Peanut Lunchbox

The Perils Of Paté In Your Lunch Box

Anne Lamott believes school lunch has nothing to do with nutritional values and everything to do with nurturing your onion skinned self esteem. Anne distills the whole school lunch dilemma in her book Bird By Bird, using these words. “It was really about opening our insides in front of everyone.” This must be why I remember more about my lunch box than geometry.

She explains the firm rules for lunch box contents and the accompanying anxiety she experienced when her dad re-interpreted the menu. He shellacked brown bread with butter, careening from the white bread and mayonnaise standard, stacked too many slices of bologna on top, and finished with frilly lettuce instead of iceberg.  These ignorant choices signaled that your parents were weird which meant you were weird too. If your lunch was entirely off the approved menu, you sat in the shadows of the school cafeteria.

Anne distilled the whole school lunch dilemma with these words. “It was really about opening our insides in front of everyone.” She’s so good at her job.

My school lunch experiences were less dramatic and psychologically withering than Anne’s. At her school, I’d be eating alone because my lunchbox insides looked like a French bistro menu and the mistakes left over from a new wave cooking class. I might even be friendless.  At my little Catholic girls’ school, the drama dial was turned way down by the nuns. Our classes were so small that it was hard to be mean and get away with it. Plus, we usually ate spread across on a big lawn with room for privacy if needed. I needed it often.

My mom cooked with no directions and ingredients we couldn’t afford. She liked to finish with a bottle of red wine aimed at the pot and and tilted toward a carefree pour. For the most part things turned out OK except when she made my school lunch. Her idea of a good mid-day meal was stunning, even bizarre. She packed my Peanuts lunchbox with a rotation of sandwiches made with frightening ingredients. Foods any normal fourth grader would call gross and consider inedible. On Tuesday, even though I knew what was coming, the tuna sandwich I took out of my hot metal lunchbox looked like a fresh crime scene. Sitting inside a clear plastic bag was lifeless white bread flattened by the weight of water. On a scale of one to ten for bad food smells, the tuna sandwich was a nine by noon.

My mom’s tuna salad recipe included capers, shallots, a generous dose of mayonnaise, and the water in the tuna can. She never managed to drain it so the liquid bled through the bread and coated the Baggie. She also gave me thick slices of goose liver pate with cornichons and fancy crackers. The problems with this particular lunch were the intense smell, which grew like an exponent when you opened the pail, and the very foreign taste. Pate is extremely rich and dense. It’s designed for trained taste buds, not fourth grade tongues.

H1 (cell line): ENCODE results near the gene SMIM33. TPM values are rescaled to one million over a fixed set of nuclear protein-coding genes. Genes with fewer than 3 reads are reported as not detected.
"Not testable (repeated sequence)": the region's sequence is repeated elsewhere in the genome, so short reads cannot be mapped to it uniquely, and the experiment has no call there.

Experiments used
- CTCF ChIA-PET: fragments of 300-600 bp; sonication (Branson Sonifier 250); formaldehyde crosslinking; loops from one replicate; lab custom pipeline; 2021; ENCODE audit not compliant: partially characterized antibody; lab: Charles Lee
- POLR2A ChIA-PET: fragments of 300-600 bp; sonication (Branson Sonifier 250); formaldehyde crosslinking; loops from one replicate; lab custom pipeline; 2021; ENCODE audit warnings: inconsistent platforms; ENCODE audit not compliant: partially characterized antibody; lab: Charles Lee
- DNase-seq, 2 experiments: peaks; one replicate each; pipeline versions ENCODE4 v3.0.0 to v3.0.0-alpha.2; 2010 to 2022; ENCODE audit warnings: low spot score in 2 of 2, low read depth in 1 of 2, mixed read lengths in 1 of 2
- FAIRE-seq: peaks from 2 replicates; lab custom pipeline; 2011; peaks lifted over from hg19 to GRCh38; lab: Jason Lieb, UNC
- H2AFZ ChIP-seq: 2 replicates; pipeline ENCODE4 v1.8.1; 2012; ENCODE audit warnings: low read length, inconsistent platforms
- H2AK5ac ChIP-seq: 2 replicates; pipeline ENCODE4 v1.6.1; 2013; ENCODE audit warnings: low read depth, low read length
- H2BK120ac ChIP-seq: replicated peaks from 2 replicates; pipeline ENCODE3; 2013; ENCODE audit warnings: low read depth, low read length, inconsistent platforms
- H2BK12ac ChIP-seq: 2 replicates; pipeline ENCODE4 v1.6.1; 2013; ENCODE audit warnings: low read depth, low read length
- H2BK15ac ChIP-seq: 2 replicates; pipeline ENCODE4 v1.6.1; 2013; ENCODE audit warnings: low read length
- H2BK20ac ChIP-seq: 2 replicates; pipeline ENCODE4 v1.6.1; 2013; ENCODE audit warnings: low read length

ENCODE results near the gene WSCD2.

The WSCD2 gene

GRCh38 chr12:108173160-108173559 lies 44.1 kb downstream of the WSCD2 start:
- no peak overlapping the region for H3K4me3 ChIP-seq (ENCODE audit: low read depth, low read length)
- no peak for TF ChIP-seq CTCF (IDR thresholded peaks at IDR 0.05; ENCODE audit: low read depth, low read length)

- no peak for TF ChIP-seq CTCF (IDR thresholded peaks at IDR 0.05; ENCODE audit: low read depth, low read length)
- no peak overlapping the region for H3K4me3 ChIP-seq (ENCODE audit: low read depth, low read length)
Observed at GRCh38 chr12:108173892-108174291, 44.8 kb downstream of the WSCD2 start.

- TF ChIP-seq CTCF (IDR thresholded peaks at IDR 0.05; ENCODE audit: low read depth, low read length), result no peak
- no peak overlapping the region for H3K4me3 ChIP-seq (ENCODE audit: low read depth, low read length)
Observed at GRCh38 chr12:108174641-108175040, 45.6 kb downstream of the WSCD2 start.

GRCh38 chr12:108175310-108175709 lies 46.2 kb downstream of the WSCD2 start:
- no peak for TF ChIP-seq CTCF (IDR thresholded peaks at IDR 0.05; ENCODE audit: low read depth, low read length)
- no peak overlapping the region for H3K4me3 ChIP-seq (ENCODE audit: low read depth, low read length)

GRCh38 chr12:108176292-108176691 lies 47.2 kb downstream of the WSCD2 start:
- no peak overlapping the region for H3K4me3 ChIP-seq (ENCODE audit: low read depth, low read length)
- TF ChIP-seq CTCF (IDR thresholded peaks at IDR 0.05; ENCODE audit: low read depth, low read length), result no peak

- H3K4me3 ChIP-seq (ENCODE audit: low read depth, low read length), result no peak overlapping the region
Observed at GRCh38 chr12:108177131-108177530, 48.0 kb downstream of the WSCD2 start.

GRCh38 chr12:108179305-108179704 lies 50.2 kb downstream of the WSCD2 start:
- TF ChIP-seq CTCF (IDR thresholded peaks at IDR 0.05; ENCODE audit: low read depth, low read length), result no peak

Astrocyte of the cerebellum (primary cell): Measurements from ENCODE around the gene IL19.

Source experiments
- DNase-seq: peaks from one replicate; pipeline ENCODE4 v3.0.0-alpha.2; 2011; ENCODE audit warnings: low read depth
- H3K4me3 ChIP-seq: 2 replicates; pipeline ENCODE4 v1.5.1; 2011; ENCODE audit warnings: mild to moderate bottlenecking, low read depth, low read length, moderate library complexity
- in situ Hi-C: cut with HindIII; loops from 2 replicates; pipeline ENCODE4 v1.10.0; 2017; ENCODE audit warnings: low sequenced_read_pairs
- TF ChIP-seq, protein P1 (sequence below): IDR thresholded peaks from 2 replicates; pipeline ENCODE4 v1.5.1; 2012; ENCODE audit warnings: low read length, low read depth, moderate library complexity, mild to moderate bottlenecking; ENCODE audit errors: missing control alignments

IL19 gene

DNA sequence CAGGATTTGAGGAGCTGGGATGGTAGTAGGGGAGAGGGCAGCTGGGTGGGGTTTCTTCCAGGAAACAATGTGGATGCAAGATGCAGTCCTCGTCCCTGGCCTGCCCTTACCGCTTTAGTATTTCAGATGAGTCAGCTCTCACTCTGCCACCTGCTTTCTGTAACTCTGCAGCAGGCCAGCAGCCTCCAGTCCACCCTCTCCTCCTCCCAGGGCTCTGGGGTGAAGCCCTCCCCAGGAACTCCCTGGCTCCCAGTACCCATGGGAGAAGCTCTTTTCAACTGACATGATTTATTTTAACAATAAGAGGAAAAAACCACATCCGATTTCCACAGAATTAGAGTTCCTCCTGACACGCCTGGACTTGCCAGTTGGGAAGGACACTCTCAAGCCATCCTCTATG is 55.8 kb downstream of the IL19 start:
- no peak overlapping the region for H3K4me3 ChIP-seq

The pail never lost the scent of the previous day’s menu. It was so disappointing, like seeing the babysitter you don’t like at your doorstep.  I couldn’t get used to the smells so I assumed my classmates wouldn’t either. I ate on the grass, sitting a safe distance from the other kids.

My mom joined the nascent health food movement in fifth grade and her school lunch program changed dramatically. There were Tiger’s Milk bars and licorice bark locked inside my Partridge Family lunch pail along with sandwiches made on dark and nutty organic bread. Overall, it was an improvement as far as smell went, but I remained the only kid with freaky contents inside her lunch box. When I got brave enough to eat at the picnic tables with other kids, I kept the lid up so someone sitting across from me couldn’t see what I had in store.

My mom’s eccentricities and enthusiasms manifest in my activities as well. Most of my toys were handmade and expensive. I got a loom for Christmas when I was six. When she signed me up for an activity you could count on it being avant-garde and slightly beyond my reach. Most memorable were the semi-private oil painting lessons I received in fifth grade. The teacher did most of the painting.

When I think of my mom back then, I imagine ducking from her designs and ambitions. Now, her habits seem funny and interesting. Later in life you can add your parents’ intentions to the outcomes. They become whole people with dimensions beyond your point of view. My mom was very far from perfect. She could steal, cheat and lie while balancing beautifully on four-inch heels. Those details remain clear, but I also recognize that someone who made the school lunches my mom did had big dreams for us.